Downloading a template isn’t good enough. That’s because this policy will be the actual guidance an employer follows, and where an employee goes to find out what to do and what to expect when an incident occurs.
If the organization is federally regulated, the Workplace Harassment and Violence Prevention Regulations (SOR/2020-130) in the Canada Labour Code require it to have a policy with specific content.
Employers should be able to answer the question of “where to start” and “what comes next” and “who investigates” by looking at their own policy.
It’s important that it be written in plain language and refers to roles and responsibilities that are legally compliant and make sense for the organization.
Train, message, repeat
Provincial and federal legislation also requires organizations to train their people on the prevention of bullying and harassment.
One fatal flaw of traditional training has been to focus solely on the victim (“Report what is happening!”) and the potential perpetrator (“Don’t do this!”).
Victims may not have the confidence to report, or feel unsafe doing so. They may also be unsure if they really are victims. The best practice is to broaden the focus to the bystanders, so it becomes everyone’s responsibilty.
The training should help participants identify what bullying and harassment looks like in real life, and how it differs from discrimination.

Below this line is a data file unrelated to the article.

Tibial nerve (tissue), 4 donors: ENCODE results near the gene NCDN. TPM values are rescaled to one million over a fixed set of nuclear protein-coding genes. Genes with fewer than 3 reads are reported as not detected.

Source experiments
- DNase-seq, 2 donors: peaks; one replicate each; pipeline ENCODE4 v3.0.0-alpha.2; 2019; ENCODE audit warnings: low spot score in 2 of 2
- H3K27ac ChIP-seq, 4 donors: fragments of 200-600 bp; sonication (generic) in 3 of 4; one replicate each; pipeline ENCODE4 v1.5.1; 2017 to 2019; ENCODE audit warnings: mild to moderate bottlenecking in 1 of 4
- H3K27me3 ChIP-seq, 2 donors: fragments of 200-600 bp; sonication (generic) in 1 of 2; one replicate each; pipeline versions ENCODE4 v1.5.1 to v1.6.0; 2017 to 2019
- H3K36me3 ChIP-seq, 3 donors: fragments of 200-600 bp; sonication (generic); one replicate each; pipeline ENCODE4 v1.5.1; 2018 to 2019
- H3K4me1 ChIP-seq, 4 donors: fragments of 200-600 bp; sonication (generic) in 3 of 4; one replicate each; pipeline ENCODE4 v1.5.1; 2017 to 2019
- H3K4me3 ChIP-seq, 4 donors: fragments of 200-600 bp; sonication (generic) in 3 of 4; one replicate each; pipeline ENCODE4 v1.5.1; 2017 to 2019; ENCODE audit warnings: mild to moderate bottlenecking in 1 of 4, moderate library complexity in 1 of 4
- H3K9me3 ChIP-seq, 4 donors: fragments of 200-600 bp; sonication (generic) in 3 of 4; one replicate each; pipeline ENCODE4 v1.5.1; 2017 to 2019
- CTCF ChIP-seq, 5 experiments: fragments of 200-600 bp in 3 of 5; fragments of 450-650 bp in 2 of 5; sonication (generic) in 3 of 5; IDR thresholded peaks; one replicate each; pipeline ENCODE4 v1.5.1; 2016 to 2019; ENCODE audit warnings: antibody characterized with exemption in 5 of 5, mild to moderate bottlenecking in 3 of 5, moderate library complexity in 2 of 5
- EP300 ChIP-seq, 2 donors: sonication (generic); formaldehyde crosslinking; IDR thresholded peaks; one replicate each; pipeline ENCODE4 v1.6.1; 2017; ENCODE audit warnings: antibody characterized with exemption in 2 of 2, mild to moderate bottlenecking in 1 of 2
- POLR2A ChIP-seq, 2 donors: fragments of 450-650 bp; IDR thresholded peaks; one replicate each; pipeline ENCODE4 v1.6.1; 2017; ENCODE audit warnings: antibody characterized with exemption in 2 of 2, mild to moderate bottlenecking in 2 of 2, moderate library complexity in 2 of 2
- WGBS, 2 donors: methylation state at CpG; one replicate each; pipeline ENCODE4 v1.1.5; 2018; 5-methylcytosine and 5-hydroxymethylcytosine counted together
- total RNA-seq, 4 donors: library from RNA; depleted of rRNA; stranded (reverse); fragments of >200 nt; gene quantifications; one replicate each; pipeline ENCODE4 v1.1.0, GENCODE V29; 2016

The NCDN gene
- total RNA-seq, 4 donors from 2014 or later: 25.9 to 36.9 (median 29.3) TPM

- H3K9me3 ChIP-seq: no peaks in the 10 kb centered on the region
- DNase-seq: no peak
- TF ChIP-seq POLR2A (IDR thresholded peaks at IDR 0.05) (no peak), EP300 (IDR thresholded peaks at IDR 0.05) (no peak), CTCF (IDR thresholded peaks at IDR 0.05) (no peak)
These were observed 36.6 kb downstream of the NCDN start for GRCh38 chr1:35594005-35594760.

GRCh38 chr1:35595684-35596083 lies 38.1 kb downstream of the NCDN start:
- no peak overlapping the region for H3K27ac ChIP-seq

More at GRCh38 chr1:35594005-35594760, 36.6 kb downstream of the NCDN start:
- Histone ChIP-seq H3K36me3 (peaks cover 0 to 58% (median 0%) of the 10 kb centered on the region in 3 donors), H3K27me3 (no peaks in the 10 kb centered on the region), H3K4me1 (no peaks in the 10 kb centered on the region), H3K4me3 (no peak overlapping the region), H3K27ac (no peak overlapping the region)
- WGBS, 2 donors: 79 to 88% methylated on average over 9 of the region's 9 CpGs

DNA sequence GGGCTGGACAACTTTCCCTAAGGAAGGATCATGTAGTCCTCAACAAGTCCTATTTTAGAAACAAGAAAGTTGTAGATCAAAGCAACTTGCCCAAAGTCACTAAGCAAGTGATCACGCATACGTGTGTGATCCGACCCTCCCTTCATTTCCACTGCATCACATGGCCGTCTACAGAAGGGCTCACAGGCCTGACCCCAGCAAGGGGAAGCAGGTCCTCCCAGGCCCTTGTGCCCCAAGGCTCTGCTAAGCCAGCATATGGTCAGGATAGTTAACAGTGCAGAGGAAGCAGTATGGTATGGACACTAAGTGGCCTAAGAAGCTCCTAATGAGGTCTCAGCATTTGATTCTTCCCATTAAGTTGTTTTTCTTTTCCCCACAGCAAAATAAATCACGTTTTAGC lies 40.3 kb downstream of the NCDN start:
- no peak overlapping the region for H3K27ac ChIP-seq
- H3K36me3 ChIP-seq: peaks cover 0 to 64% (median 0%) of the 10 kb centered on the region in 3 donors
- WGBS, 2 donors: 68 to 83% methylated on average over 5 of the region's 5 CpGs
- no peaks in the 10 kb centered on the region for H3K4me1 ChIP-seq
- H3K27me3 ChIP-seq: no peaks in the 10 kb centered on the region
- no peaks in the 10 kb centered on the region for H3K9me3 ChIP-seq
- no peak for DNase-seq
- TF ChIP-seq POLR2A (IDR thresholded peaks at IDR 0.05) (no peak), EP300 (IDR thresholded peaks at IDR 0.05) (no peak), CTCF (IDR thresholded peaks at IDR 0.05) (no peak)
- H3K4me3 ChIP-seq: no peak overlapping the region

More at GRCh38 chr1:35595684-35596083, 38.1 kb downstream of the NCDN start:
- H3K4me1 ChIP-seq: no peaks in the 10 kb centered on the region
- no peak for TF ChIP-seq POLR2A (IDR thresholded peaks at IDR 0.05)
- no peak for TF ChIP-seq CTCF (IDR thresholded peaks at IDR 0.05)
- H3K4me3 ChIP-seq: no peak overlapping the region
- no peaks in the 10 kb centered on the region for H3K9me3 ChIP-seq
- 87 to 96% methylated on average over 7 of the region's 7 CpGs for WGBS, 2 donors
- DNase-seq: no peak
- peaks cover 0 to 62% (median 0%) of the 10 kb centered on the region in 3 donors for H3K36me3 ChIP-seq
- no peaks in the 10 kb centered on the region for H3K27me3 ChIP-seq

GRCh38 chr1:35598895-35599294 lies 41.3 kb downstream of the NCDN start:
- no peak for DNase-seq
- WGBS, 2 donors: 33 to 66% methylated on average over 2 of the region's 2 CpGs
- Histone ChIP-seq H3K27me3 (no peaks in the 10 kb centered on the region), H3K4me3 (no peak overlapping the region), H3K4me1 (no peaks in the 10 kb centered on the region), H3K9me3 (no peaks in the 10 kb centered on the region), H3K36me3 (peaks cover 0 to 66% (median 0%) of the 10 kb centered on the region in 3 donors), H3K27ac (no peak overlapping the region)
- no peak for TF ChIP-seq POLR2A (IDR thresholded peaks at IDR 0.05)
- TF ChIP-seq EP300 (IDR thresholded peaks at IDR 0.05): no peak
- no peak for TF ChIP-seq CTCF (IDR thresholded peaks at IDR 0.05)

And then it should provide them with tools — actual language and actions — they can use to help the victim, diffuse conflict and have a sense of agency about what goes on in the workplace.
Training also needs to be reinforced and repeated at least annually. There are studies showing that a message needs to be heard six or seven times before it is fully absorbed.
Coming out of the COVID-19 pandemic, many organizations have adopted flexible policies around when and where to work. That flexibility can be extended to training.
While in-person continues to be a best practice, a robust online resource that is interactive — and can be taken at the participant’s own pace — can also provide the desired results. This can be a good solution for small- to medium-sized organizations that are cost concious, as online resources often provide discounts for group enrolment.
Lead by example
Most organizations have strategic goals around recruitment, retention, and employee well-being. Diversity, equity and inclusion (DEI) are also rising to the top of the pile.
Each of these goals is directly affected by whether the organization is a place that is psychologically safe.
It is up to leaders to set the tone and ensure respect is embedded in the organization’s DNA. They must “walk the talk” and set the example as kind and compassionate leaders. Training, focused on bystanders, reinforces this message — as does following up on the topic regularly.
Whether it is driven by cost reduction, doing the right thing, decreasing the risk of litigation, or increasing DEI targets, it is always the right time to take a proactive approach to preventing bullying and harassment in the workplace.
For more information about StandUP Teams™, visit https://standupteams.ca/